A young Dalit woman Challenges Patriarchy in Panchayat Politics
For Khublata Regar (31), a Dalit woman, the decision to run for the office of the Sarpanch (president) in the Gram Panchayat elections in Potlan in Rajasthan was a big one.
A former national-level hockey player and a teacher, Khublata, contested the elections despite the prevailing gender and caste politics that leave little to no space for women to step into the public and politics.
Khublata’s journey to run for the political office started when she was selected as a cluster coordinator for the Rajasthan Grameen Aajeevika Vikas Parishad (RGAVP), an autonomous society set up by the Rajasthan Government to empower the rural poor of the state through economic opportunities. Within a year, she helped set up 44 self-help groups (SHGs) for the women in the panchayat.
At RGAVP, she worked closely with 700 women from different villages. Apart from mobilising, she was responsible for managing women’s finances in these groups, ensuring they received loans, pensions and any other benefits they were entitled to under government schemes.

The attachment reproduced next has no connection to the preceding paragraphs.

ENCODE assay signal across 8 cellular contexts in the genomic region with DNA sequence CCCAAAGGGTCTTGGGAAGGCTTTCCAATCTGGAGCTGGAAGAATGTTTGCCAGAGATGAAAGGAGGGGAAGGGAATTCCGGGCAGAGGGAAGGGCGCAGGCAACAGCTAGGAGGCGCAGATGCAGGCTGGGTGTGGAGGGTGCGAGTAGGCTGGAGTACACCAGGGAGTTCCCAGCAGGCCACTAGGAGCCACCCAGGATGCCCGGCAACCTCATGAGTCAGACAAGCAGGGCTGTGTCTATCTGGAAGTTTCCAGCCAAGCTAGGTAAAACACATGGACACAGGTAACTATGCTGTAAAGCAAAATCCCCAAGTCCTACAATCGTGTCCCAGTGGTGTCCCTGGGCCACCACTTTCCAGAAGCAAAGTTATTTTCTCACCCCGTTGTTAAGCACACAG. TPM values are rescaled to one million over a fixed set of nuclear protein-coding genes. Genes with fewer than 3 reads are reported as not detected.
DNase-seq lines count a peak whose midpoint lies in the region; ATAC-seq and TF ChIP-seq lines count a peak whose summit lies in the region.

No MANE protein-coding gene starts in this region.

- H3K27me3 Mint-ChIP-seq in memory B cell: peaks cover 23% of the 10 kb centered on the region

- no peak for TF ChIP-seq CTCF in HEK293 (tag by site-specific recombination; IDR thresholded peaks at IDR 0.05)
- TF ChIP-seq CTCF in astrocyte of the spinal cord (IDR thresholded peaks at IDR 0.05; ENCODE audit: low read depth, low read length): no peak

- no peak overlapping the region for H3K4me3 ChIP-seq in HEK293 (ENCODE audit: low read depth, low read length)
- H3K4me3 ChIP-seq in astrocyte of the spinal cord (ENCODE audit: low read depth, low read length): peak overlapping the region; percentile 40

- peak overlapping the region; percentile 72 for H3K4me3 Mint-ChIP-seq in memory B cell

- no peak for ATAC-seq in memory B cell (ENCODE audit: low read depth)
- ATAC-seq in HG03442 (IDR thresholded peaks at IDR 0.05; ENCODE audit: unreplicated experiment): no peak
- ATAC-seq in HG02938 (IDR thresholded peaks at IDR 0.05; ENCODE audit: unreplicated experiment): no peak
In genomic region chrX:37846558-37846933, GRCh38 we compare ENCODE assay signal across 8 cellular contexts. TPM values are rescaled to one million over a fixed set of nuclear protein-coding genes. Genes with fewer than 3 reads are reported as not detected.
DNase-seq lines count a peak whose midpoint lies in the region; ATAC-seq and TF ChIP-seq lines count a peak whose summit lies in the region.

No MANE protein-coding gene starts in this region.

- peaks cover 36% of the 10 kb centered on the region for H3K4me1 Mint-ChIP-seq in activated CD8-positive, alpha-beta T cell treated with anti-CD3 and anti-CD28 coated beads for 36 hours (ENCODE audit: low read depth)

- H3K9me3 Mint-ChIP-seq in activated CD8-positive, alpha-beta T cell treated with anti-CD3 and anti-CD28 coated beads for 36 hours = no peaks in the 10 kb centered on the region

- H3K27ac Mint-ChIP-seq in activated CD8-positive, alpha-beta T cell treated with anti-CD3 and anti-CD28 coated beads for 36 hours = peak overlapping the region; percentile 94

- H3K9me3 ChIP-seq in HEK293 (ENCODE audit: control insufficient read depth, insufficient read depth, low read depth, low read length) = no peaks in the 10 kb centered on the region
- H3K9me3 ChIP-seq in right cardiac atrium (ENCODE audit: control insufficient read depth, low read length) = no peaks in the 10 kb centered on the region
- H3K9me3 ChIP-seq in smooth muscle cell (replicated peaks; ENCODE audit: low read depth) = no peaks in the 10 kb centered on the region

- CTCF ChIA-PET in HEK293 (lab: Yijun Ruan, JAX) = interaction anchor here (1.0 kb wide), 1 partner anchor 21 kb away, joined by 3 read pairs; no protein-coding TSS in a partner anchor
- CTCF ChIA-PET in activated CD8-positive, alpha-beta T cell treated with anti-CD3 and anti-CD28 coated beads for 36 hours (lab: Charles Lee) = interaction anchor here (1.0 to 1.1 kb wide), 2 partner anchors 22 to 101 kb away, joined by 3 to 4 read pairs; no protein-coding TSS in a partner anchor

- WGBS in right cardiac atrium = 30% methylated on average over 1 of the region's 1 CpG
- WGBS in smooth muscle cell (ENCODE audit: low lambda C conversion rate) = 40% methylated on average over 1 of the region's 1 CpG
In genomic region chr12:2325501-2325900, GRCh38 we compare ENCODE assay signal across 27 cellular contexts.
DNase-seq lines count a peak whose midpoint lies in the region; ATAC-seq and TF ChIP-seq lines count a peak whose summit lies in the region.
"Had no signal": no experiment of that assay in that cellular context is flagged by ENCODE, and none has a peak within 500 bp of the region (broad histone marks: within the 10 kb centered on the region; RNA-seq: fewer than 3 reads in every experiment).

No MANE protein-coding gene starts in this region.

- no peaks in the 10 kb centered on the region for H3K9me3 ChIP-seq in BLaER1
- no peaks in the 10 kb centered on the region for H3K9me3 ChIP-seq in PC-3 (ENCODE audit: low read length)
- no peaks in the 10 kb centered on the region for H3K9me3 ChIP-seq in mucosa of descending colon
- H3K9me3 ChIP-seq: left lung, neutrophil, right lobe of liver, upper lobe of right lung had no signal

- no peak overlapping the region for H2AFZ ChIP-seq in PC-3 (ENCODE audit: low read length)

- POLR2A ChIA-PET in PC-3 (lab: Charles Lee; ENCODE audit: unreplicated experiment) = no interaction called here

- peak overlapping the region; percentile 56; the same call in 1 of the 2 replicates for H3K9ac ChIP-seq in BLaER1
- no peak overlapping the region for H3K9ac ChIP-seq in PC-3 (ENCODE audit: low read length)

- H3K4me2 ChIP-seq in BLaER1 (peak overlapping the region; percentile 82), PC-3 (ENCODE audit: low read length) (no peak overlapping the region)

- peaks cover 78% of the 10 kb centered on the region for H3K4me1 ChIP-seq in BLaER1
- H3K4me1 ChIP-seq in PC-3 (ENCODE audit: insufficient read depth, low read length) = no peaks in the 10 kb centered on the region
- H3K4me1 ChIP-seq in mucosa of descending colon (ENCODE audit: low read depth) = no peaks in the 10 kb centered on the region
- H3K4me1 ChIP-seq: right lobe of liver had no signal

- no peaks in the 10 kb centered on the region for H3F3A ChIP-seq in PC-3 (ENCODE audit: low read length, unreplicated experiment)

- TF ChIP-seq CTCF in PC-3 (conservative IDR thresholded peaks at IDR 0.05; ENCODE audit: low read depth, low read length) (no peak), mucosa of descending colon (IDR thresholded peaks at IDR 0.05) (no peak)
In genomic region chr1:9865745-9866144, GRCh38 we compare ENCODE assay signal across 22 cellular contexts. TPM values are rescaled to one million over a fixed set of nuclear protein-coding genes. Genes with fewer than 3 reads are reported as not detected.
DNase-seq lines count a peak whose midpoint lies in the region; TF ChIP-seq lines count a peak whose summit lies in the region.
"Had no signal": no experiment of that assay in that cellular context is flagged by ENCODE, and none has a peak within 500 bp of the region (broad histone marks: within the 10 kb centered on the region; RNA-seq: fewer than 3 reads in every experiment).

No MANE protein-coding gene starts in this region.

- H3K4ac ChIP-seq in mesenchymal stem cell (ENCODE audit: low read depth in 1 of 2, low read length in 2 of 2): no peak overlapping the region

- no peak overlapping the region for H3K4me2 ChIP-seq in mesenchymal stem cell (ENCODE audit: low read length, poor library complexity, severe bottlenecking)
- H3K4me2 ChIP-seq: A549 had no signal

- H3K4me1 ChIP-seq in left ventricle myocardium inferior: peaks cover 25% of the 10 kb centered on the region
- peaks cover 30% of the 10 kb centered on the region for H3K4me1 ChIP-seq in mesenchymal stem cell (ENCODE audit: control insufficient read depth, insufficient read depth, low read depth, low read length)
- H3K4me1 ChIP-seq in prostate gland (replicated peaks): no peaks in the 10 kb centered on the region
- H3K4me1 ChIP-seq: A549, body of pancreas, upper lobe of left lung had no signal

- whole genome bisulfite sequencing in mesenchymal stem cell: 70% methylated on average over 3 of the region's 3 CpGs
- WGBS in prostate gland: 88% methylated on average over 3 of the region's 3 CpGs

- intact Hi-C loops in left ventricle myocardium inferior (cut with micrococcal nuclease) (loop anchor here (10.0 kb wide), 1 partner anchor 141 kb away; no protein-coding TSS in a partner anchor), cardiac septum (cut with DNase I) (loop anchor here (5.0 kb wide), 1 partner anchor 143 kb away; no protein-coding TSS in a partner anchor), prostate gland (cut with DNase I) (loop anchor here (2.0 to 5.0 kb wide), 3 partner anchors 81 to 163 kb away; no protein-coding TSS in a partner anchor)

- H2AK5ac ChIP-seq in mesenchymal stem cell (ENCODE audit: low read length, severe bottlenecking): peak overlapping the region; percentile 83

As a result of her engagement with SHGs, Khublata became a passionate advocate for women’s rights. She believed that holding a formal position would give her the power to effect immediate change.
Khublata, along with some of the women from the SHG, waits at the polling station for the allotment of the election symbol. She was allotted a balloon as her election symbol.
She had also garnered massive support from the SHG women, in particular, who convinced her to contest the panchayat elections.
“It brought in a significant push to my decision to run for office,” Khublata said. “I am standing because they are standing right next to me. As much as the women back me, I stand behind each one of them.”